Winnipeg Blue Bombers Passing Yards Coming Early, Against the Field

bombers passing
OTTAWA, ON - JULY 05: Winnipeg Blue Bombers defensive back Chandler Fenner (22) during warm-up before Canadian Football League action between the Winnipeg Blue Bombers and Ottawa Redblacks on July 5, 2019, at TD Place at Lansdowne Park in Ottawa, ON, Canada. (Photo by Richard A. Whittaker/Icon Sportswire via Getty Images)

Opponents may be carving up the field-side against Mike O’Shea’s team, but the Winnipeg Blue Bombers aren’t passing on their 4-0 record.

After all, they don’t ask how they just ask how many — something that’s spot on for the blue and gold.

The Blue Bombers rank first in both offensive points and offensive points against. This makes sense as undefeated teams should sit atop statistics that decides who wins games.

Where things get strange, and possibly concerning, is where Winnipeg ranks in the passing categories on both sides of the ball. Spoiler: they’re near the basement in most.

After five weeks, the Bombers rank last in passing yards per game and seventh in passing yards against per game. They also have given up 27 20-plus yard completions, double than any other CFL team. It’s a passing league, so what gives?

Bombers Passing Quick and Effective

The Bombers haven’t engineered too many methodical clock-eating drives. Instead, it’s been the 75-yard and 82-yard bombs to Lucky Whitehead and Nic Demski or the one-play, four-yard punch-ins to Andrew Harris.

Winnipeg’s operating on short fields too. Their league-best average starting field position is from the 41-yard line, nearly six yards higher than the league average.

Then when they’re on offence, it’s likely a two-and-out or a quick six.

Winnipeg has 24 two-and-outs, the second-most in the league. It’s a tad worrisome after four games, but the efficiency from Matt Nichols’ group warrants that stat a shoulder shrug.

Winnipeg’s first in passing efficiency at 117.8 and Matt Nichols is first among starters with a 126 efficiency rating. Nichols’ 10 touchdowns to one interception largely plays into that.

Yards For Early, Yards Against Late

Below are Matt Nichols 2019 passing yards by quarter.

A whopping 70 per cent of Matt Nichols passing yards have come in the first half of Winnipeg’s four games. Granted Nichols missed the majority of the second half in Week 4, but it’s still an eye-opening stat.

Winnipeg’s scoring early and cruising to victory. They’ve led all four games going into the fourth quarter by an average of 12 points. Nichols hasn’t needed to move the ball in the final frame yet and the 49 fourth-quarter passing yards shows just that.

As for defending the pass, the cliche terminology is garbage time but that term only gets said once a team grabs a sizable lead, such as a 12-point lead going into the fourth quarter.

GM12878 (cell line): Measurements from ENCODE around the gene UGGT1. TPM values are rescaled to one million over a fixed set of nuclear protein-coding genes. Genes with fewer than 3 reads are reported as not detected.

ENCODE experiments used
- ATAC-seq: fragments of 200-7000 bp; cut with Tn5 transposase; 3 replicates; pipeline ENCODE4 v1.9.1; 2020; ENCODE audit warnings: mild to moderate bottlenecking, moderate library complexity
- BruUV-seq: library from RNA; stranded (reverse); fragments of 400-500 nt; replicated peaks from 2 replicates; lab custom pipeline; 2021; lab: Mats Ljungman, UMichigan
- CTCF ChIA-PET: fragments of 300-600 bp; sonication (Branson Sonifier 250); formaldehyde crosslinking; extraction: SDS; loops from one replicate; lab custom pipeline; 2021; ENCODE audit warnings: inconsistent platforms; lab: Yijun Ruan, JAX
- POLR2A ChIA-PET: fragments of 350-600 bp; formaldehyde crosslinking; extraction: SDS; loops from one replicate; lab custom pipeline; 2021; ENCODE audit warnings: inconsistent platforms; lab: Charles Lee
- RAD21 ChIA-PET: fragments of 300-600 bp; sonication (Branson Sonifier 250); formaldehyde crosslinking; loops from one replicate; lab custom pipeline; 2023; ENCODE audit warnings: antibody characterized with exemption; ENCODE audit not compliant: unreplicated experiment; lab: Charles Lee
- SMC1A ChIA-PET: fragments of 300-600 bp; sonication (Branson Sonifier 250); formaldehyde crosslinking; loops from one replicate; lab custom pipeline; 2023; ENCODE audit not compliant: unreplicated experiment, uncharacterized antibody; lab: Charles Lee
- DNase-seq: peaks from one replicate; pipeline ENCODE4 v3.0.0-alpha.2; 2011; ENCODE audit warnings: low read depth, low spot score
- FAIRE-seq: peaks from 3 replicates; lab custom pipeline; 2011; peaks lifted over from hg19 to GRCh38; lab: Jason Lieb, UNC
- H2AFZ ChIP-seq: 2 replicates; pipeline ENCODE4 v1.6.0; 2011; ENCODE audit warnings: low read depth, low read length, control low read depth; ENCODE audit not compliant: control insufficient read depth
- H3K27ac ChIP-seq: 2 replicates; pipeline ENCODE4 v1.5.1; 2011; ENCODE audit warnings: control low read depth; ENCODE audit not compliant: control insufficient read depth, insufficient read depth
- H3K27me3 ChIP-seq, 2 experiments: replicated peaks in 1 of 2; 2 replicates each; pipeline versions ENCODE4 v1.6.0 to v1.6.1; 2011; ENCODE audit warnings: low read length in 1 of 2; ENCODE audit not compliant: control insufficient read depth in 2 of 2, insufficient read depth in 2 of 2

McLeod Bethel-Thompson’s 232 second-half passing yards in Week 5 were against the starters and mostly to the field-side, but you can be the judge to whether those numbers fall under the cliche category.

The Field-Side Woes

Perhaps the most alarming passing observation has been opponents’ tendencies to attack Winnipeg’s field-side through the air.

Chandler Fenner’s been the poster boy of this, but neither Brandon Alexander or Derek Jones — albeit Jones in limited action — have fared well.

That said, the heat on Fenner and Alexander is deserved. No other defenders have been responsible for over 300 passing yards in 2019. I have Alexander tracked down for 320 and Fenner for 378, plus each giving up two touchdowns. That’s 698 yards alone to the field-side in four games, plus other passes at other defenders.

Quarterbacks are picking on Fenner too (Alexander not so much). Aside from Tre Roberson of Calgary, no other defender has had over 30 balls thrown their way. Fenner’s had an outstanding 42 through four starts.

Where it gets tricky is the fact that Fenner’s made some nice plays (but he’s also been horrific on some). He’s giving up a 62 per cent completion rate on balls thrown his way, which is a fine number considering players like Aaron Grymes and Tre Roberson are at 59 and 64 per cent.

Consistency in coverage is the issue for Fenner. He’s breaking on balls well and has shown the strength to separate the ball from a potential pass-catcher. It’s just the frequent breakdowns — the stumbles and penalties — that are damaging Fenner’s name.

Fenner’s only good outing came against Ottawa in Week 4. If he has a tough time on Friday versus Ottawa his time as a starting defensive back should be put on hold. If so, Chris Humes and Marcus Rios are among the replacement candidates.

Main image credit: Embed from Getty Images

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